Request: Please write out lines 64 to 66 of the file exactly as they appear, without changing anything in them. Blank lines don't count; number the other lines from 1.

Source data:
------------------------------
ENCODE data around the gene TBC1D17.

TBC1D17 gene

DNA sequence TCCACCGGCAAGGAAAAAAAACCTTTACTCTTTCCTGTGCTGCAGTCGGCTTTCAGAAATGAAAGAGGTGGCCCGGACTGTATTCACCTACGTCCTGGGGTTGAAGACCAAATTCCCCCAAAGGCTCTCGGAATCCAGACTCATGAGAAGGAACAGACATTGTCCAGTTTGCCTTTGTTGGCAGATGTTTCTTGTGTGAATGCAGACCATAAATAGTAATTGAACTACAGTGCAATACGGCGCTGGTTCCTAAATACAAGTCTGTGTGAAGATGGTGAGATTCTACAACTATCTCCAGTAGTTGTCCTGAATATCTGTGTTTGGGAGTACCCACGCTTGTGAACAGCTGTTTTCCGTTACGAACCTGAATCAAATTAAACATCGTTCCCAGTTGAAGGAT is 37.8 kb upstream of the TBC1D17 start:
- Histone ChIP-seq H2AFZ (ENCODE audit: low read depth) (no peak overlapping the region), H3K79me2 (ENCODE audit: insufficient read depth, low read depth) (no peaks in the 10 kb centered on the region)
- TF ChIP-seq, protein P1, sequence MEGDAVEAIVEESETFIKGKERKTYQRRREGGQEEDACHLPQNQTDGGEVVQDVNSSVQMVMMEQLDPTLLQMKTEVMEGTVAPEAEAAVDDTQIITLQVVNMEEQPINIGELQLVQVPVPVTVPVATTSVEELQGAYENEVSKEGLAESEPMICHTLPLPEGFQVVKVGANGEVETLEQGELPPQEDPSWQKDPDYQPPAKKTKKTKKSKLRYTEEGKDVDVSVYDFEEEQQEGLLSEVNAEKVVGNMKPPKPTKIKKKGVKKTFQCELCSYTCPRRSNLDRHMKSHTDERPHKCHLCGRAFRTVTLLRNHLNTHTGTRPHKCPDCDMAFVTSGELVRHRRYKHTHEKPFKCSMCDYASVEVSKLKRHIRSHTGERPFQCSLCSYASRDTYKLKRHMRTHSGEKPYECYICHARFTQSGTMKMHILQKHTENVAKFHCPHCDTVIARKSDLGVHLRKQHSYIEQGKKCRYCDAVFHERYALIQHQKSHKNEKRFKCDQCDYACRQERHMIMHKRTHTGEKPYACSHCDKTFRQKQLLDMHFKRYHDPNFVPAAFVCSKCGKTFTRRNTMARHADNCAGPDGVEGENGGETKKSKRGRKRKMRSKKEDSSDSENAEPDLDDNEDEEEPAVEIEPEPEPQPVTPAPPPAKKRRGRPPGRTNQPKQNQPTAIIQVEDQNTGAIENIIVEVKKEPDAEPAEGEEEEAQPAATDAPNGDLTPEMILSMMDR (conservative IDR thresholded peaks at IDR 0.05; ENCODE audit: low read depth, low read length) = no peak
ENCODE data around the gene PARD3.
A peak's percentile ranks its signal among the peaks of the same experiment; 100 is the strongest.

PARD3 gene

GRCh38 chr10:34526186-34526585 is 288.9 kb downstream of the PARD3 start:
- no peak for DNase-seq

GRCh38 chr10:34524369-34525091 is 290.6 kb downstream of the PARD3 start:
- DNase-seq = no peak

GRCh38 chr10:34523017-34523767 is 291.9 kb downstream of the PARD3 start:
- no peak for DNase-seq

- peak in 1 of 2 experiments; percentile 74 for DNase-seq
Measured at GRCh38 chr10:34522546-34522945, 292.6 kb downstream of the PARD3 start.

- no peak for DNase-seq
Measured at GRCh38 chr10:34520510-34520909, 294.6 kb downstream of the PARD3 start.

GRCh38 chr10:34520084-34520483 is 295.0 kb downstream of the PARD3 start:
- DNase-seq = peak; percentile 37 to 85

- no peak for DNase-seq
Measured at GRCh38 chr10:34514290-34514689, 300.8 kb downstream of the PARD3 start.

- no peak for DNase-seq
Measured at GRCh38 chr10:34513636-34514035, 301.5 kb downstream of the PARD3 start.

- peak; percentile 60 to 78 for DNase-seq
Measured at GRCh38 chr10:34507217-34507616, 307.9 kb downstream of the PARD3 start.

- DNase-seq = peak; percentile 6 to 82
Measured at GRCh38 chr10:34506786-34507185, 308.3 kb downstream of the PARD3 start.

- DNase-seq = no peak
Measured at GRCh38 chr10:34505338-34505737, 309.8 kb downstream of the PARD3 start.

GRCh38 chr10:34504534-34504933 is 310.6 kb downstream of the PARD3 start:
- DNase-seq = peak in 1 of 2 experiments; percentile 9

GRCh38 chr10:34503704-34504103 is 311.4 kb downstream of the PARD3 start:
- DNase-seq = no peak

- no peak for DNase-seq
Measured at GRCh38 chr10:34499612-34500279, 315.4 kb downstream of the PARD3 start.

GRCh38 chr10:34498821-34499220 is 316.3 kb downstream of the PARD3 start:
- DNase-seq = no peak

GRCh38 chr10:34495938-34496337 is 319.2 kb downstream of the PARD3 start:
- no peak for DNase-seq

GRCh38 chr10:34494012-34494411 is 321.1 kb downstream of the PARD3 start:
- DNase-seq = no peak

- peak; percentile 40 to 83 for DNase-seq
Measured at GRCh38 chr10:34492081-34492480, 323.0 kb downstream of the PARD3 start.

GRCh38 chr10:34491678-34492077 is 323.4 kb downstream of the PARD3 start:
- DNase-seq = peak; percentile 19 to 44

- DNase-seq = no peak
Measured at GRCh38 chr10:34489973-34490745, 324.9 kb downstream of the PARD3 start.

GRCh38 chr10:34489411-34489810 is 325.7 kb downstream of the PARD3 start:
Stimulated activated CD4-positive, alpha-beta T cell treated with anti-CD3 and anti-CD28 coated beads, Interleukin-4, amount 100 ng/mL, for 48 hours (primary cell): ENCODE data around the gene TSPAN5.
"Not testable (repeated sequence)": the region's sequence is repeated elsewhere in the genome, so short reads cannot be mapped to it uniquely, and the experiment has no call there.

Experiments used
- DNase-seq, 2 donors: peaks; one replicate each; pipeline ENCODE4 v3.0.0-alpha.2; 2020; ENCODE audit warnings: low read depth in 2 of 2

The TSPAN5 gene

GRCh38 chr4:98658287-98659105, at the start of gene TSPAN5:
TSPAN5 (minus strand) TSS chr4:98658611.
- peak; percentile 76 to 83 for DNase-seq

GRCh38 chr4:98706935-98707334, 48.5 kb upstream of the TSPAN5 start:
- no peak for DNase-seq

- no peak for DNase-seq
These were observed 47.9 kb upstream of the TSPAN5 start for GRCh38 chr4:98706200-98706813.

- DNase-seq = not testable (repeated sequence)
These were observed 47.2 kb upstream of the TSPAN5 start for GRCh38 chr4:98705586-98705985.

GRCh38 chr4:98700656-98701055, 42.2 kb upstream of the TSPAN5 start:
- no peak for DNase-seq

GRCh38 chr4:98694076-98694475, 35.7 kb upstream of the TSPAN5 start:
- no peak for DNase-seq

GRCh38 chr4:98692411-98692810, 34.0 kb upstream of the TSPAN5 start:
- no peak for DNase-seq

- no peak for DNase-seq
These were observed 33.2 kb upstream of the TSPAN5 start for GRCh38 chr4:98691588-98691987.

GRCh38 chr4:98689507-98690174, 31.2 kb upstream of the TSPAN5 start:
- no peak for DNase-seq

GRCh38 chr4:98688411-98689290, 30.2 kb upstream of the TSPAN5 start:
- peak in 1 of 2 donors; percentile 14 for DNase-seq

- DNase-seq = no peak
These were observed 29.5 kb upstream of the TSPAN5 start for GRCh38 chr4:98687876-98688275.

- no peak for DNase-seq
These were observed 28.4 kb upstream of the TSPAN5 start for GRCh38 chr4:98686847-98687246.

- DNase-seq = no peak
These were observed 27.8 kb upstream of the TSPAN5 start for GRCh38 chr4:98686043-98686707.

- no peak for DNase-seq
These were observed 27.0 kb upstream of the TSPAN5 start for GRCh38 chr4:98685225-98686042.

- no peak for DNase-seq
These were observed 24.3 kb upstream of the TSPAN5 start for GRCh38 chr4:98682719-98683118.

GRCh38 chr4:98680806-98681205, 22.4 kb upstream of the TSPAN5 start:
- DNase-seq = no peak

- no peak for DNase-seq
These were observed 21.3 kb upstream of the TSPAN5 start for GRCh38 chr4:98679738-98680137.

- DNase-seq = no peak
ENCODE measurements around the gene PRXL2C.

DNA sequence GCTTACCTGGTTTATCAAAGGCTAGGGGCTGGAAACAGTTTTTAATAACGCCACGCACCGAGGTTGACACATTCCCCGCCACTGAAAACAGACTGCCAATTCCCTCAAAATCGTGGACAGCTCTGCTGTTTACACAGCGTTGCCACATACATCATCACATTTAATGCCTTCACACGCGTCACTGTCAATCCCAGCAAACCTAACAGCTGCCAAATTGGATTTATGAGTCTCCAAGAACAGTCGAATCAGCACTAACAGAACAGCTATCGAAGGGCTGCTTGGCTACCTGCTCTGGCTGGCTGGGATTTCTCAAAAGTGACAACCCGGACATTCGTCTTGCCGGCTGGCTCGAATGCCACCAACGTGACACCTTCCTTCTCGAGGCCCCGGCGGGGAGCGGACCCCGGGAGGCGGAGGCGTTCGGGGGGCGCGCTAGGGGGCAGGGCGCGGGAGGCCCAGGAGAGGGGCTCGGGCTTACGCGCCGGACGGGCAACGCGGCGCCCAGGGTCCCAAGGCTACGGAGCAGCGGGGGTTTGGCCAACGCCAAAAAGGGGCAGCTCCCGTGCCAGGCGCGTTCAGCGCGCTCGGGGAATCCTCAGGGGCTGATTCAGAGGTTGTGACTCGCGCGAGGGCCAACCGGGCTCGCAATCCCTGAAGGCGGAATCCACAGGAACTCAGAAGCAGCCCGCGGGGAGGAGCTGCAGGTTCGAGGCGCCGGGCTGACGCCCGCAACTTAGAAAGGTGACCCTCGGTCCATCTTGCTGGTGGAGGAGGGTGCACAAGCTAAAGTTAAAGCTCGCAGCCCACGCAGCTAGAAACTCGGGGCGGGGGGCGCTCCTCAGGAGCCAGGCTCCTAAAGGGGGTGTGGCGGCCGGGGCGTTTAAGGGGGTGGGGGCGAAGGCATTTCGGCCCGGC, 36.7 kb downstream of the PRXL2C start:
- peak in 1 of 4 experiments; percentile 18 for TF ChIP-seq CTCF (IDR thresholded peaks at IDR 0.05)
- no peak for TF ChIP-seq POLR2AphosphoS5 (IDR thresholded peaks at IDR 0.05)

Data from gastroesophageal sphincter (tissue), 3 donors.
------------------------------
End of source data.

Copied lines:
GRCh38 chr4:98700656-98701055, 42.2 kb upstream of the TSPAN5 start:
- no peak for DNase-seq

GRCh38 chr4:98694076-98694475, 35.7 kb upstream of the TSPAN5 start: